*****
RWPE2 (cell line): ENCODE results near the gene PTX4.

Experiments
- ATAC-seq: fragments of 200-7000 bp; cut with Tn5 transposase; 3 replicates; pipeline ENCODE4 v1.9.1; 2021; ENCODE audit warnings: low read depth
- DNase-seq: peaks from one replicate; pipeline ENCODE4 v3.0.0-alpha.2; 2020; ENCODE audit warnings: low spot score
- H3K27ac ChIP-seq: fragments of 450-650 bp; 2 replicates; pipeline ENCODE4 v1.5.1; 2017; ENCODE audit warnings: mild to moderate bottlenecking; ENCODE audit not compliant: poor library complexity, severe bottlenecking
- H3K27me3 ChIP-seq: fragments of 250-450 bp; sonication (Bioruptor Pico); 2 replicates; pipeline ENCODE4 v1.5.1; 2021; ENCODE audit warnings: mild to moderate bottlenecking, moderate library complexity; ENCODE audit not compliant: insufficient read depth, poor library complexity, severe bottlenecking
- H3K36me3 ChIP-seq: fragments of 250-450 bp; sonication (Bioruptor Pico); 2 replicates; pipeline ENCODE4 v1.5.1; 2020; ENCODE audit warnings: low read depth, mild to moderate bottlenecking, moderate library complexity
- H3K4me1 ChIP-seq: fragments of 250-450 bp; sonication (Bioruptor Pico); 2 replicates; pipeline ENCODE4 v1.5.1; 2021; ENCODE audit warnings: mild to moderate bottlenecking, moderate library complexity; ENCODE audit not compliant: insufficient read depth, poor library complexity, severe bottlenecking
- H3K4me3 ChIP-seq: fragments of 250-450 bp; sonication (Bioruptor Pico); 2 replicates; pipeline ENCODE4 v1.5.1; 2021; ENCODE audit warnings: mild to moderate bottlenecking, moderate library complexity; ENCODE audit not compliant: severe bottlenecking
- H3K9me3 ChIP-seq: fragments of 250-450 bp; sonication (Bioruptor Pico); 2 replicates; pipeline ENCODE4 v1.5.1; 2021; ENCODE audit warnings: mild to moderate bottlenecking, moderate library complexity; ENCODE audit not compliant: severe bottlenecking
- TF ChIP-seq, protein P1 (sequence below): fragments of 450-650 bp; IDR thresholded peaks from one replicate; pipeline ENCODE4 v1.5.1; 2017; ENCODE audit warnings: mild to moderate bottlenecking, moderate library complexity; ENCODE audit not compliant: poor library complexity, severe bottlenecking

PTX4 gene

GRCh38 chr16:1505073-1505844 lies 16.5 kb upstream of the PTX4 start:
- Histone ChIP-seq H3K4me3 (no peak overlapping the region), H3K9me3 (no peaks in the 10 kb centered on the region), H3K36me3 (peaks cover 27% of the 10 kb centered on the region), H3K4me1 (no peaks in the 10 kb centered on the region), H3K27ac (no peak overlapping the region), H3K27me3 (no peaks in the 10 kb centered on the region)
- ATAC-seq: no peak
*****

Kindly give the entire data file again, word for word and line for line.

RWPE2 (cell line): ENCODE results near the gene PTX4.

Experiments
- ATAC-seq: fragments of 200-7000 bp; cut with Tn5 transposase; 3 replicates; pipeline ENCODE4 v1.9.1; 2021; ENCODE audit warnings: low read depth
- DNase-seq: peaks from one replicate; pipeline ENCODE4 v3.0.0-alpha.2; 2020; ENCODE audit warnings: low spot score
- H3K27ac ChIP-seq: fragments of 450-650 bp; 2 replicates; pipeline ENCODE4 v1.5.1; 2017; ENCODE audit warnings: mild to moderate bottlenecking; ENCODE audit not compliant: poor library complexity, severe bottlenecking
- H3K27me3 ChIP-seq: fragments of 250-450 bp; sonication (Bioruptor Pico); 2 replicates; pipeline ENCODE4 v1.5.1; 2021; ENCODE audit warnings: mild to moderate bottlenecking, moderate library complexity; ENCODE audit not compliant: insufficient read depth, poor library complexity, severe bottlenecking
- H3K36me3 ChIP-seq: fragments of 250-450 bp; sonication (Bioruptor Pico); 2 replicates; pipeline ENCODE4 v1.5.1; 2020; ENCODE audit warnings: low read depth, mild to moderate bottlenecking, moderate library complexity
- H3K4me1 ChIP-seq: fragments of 250-450 bp; sonication (Bioruptor Pico); 2 replicates; pipeline ENCODE4 v1.5.1; 2021; ENCODE audit warnings: mild to moderate bottlenecking, moderate library complexity; ENCODE audit not compliant: insufficient read depth, poor library complexity, severe bottlenecking
- H3K4me3 ChIP-seq: fragments of 250-450 bp; sonication (Bioruptor Pico); 2 replicates; pipeline ENCODE4 v1.5.1; 2021; ENCODE audit warnings: mild to moderate bottlenecking, moderate library complexity; ENCODE audit not compliant: severe bottlenecking
- H3K9me3 ChIP-seq: fragments of 250-450 bp; sonication (Bioruptor Pico); 2 replicates; pipeline ENCODE4 v1.5.1; 2021; ENCODE audit warnings: mild to moderate bottlenecking, moderate library complexity; ENCODE audit not compliant: severe bottlenecking
- TF ChIP-seq, protein P1 (sequence below): fragments of 450-650 bp; IDR thresholded peaks from one replicate; pipeline ENCODE4 v1.5.1; 2017; ENCODE audit warnings: mild to moderate bottlenecking, moderate library complexity; ENCODE audit not compliant: poor library complexity, severe bottlenecking

PTX4 gene

GRCh38 chr16:1505073-1505844 lies 16.5 kb upstream of the PTX4 start:
- Histone ChIP-seq H3K4me3 (no peak overlapping the region), H3K9me3 (no peaks in the 10 kb centered on the region), H3K36me3 (peaks cover 27% of the 10 kb centered on the region), H3K4me1 (no peaks in the 10 kb centered on the region), H3K27ac (no peak overlapping the region), H3K27me3 (no peaks in the 10 kb centered on the region)
- ATAC-seq: no peak